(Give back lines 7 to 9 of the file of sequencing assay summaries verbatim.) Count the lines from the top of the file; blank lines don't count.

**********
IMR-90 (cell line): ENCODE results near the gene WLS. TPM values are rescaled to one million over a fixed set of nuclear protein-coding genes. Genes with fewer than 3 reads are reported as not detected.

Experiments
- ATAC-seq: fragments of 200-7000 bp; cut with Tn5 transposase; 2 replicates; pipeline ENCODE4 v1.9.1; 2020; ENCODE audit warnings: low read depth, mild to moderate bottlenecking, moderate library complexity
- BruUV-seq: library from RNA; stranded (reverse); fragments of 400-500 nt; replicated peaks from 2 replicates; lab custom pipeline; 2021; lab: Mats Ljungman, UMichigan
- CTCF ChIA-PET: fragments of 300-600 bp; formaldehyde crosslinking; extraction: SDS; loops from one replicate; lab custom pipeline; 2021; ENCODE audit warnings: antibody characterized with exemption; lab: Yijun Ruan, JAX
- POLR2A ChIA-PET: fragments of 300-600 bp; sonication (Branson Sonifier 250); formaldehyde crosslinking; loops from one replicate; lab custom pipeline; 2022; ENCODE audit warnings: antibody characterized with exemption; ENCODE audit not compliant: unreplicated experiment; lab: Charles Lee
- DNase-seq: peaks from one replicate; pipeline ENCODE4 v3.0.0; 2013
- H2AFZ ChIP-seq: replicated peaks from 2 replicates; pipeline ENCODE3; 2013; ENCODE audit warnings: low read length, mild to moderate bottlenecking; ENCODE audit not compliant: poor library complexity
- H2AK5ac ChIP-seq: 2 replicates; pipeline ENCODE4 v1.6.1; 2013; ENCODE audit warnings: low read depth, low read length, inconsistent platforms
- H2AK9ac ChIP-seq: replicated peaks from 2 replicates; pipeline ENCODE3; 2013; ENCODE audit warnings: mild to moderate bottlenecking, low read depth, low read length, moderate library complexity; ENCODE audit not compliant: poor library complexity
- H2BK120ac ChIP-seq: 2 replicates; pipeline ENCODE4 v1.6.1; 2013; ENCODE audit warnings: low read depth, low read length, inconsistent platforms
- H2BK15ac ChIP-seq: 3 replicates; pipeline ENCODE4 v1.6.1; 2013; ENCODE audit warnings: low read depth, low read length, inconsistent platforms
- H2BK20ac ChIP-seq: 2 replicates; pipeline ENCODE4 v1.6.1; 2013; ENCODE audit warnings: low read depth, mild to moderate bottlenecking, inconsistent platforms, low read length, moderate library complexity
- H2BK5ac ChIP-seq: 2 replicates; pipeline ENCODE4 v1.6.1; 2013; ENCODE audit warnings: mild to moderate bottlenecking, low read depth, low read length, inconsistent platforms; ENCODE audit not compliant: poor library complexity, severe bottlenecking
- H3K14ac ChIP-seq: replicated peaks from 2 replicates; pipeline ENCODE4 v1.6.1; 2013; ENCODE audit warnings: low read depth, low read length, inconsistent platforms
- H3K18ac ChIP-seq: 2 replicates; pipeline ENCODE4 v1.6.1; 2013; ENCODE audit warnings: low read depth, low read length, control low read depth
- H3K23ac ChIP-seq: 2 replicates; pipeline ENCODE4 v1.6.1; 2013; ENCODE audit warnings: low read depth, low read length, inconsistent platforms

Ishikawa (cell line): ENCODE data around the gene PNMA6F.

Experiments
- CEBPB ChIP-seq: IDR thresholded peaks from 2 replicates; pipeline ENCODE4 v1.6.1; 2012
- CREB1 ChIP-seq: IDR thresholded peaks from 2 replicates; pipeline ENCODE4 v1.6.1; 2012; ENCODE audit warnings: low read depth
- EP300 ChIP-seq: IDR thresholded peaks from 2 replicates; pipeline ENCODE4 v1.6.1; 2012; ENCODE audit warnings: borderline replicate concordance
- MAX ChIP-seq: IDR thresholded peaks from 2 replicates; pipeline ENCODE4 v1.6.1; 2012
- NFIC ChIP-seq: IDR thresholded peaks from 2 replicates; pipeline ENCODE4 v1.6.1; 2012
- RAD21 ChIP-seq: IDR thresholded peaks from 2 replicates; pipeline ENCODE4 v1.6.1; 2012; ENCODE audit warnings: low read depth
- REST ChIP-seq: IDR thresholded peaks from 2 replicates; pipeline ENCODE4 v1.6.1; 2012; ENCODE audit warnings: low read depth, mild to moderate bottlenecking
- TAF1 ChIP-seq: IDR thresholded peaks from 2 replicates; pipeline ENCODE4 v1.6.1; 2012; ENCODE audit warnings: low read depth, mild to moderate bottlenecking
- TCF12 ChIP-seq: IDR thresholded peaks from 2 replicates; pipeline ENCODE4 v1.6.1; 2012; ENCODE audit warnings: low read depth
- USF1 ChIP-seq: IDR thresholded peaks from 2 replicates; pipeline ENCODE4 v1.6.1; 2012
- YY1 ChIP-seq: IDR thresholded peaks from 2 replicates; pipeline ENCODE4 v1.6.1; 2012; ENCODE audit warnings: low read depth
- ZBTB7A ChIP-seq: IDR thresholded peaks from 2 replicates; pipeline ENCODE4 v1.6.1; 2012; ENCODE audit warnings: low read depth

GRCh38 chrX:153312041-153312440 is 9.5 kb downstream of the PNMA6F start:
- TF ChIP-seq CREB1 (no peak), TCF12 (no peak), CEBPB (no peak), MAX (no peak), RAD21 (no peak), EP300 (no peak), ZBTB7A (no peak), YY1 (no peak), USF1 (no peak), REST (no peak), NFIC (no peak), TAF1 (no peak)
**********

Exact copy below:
- DNase-seq: peaks from one replicate; pipeline ENCODE4 v3.0.0; 2013
- H2AFZ ChIP-seq: replicated peaks from 2 replicates; pipeline ENCODE3; 2013; ENCODE audit warnings: low read length, mild to moderate bottlenecking; ENCODE audit not compliant: poor library complexity
- H2AK5ac ChIP-seq: 2 replicates; pipeline ENCODE4 v1.6.1; 2013; ENCODE audit warnings: low read depth, low read length, inconsistent platforms